The latest issue of Perspectives on History celebrates 50 years of the newsletter with an engaging look forward to the future of the discipline. We would like to ask readers to contribute to that future by helping us build an extensive website devoted to teaching history.
The American Historical Association’s Tuning Project has released the “History Discipline Core,” the result of a collaborative effort by participants to “describe the skills, knowledge and habits of mind that students develop in history courses and degrees.”
History Blueprint is a new history teaching website spearheaded by the California History-Social Science Project at the University of California, Davis. Just recently launched, the site currently offers one curriculum unit (on the Civil War) and three prototypes of teaching tools. The AHA is a partner in this History Blueprint project, and was pleased to be represented by AHA Council and Teaching Division member Anne Hyde.
Article By: Anne Hyde and Elisabeth Grant
As discussed in a teaching workshop at the 126th annual meeting, many teachers in different parts of the country are using their ingenuity to teach history in more effective ways, sometimes using simple technological tools to enrich learning in their classrooms.
Article By: Pillarisetti Sudhir
CNN addresses history education in its article, “Subject Matters: Why students fall behind on history.” Raising issues that have concerned the AHA Teaching Division, the article mentions the role of “No Child Left Behind” in the decline of time that teachers spend on history in the classroom.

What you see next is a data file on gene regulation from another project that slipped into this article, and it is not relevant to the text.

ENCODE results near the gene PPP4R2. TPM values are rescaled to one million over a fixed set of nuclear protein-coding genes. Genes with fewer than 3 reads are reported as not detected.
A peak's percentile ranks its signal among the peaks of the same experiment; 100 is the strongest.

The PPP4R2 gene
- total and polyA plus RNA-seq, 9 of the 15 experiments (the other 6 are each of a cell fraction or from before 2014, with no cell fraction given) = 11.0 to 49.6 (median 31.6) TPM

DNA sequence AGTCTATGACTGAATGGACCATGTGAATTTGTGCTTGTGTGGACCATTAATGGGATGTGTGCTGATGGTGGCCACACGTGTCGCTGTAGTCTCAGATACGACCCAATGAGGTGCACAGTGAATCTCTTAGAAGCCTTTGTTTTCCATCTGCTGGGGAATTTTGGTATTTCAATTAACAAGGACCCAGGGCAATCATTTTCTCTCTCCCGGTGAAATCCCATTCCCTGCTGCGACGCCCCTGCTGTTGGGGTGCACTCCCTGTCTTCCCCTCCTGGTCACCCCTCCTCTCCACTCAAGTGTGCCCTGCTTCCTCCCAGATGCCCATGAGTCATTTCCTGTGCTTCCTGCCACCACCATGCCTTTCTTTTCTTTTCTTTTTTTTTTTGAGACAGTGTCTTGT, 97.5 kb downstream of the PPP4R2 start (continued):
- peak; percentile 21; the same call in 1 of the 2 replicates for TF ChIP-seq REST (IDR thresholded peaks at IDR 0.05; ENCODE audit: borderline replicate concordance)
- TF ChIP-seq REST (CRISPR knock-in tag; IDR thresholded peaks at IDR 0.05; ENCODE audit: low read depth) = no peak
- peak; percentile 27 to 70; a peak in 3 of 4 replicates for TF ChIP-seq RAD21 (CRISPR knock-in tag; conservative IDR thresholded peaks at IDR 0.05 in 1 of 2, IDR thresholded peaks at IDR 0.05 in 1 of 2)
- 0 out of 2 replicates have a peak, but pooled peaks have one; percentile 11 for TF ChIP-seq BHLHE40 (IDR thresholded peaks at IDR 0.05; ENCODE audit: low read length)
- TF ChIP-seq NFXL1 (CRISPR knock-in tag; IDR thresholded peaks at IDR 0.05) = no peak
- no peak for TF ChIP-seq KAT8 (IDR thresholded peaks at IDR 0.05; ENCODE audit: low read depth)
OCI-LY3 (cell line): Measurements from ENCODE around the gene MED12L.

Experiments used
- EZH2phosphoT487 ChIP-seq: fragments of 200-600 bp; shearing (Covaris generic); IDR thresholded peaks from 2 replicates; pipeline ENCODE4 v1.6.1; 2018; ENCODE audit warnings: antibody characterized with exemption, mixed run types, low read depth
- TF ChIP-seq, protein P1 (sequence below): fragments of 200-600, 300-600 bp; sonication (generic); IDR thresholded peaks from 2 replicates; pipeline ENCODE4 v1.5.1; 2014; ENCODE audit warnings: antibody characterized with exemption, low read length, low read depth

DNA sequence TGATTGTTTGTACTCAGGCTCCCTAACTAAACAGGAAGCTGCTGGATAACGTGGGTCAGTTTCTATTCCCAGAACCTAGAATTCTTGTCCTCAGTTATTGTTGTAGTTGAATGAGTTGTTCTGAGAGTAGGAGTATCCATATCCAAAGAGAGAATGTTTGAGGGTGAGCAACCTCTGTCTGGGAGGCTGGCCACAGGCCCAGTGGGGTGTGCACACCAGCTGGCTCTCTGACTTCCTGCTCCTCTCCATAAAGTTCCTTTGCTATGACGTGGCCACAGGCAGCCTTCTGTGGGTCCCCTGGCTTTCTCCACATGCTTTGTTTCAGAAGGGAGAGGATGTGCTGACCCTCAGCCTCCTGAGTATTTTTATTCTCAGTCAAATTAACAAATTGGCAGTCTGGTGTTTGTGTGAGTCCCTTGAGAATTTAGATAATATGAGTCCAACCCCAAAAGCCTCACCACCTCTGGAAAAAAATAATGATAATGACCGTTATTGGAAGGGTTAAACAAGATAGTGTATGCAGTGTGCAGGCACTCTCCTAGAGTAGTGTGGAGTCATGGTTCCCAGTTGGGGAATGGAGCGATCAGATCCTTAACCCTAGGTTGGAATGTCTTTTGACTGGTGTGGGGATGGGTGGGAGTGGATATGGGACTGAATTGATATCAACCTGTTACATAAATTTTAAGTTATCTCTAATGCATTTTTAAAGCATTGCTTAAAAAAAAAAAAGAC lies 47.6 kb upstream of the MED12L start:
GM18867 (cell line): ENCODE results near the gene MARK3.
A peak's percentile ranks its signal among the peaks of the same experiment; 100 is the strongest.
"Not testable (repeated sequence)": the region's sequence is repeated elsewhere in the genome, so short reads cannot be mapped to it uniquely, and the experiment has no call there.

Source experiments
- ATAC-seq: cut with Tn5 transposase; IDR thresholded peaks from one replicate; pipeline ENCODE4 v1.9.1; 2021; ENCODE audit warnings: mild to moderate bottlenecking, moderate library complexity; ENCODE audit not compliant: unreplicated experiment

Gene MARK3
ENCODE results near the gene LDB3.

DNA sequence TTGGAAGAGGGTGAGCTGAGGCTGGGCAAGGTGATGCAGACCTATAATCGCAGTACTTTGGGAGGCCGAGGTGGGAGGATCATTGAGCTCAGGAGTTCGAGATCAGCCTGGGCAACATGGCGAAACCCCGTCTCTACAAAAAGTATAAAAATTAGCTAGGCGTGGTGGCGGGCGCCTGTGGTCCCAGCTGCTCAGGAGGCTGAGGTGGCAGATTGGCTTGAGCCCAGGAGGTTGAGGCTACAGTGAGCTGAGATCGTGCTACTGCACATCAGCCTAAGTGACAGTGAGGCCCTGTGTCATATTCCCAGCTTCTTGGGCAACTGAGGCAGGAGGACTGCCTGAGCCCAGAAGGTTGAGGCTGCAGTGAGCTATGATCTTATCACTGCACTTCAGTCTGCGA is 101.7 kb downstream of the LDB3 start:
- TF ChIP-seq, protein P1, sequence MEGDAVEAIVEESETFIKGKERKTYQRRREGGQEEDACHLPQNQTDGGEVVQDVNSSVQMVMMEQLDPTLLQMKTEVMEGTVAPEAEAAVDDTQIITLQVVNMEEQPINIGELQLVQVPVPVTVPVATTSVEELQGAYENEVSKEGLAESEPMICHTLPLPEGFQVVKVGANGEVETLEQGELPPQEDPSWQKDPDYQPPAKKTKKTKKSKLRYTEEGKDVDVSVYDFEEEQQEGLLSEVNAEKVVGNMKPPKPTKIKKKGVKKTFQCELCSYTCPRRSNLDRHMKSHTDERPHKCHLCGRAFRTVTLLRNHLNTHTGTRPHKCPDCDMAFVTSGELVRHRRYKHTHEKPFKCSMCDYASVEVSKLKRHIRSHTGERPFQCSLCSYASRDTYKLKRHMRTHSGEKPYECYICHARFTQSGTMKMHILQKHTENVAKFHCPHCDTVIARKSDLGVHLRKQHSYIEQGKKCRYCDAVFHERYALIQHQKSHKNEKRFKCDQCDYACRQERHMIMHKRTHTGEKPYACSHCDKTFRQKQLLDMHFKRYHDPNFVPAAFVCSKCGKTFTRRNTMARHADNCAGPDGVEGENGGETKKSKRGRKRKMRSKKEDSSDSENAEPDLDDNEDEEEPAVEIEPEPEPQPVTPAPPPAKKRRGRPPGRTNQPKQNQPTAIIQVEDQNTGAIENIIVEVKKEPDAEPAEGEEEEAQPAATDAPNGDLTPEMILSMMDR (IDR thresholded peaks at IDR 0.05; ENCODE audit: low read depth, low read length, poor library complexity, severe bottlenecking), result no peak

Article By: Noralee Frankel
The National History Center will partner with the AHA's Teaching Division and its Graduate and Early Career Committee (GECC) to present a workshop on "Excellence in Undergraduate Teaching" at the AHA's 125th Annual Meeting in Boston, Massachusetts, in January 2011. The all-day workshop will convene Thursday, January 6, and is aimed at graduate students and individuals new to teaching.
This post is the sixth and final in a series of posts on sessions presented at the 123rd Annual Meeting. See also the introduction to this series, the first post on “Teaching and Learning through a Teaching American History Grant,” the second post on “A Historical Conundrum,” the third post on “Perspectives on Public History,” the fourth post
on “Innovations in Collaboration,” and the fifth post
on “The History Job Market.” Similar to the panel on Teaching and Learning through a Teaching American History Grant, this panel explained ways a Teaching American History (TAH) grant could be expanded and applied to global history studies.
To implement a resolution passed at the 2009 annual meeting, the AHA Council has formed a working group to create a threaded miniconference, which will explore historical perspectives on same-sex marriage at the 2010 meeting in San Diego...
Article By: Karen Halttunen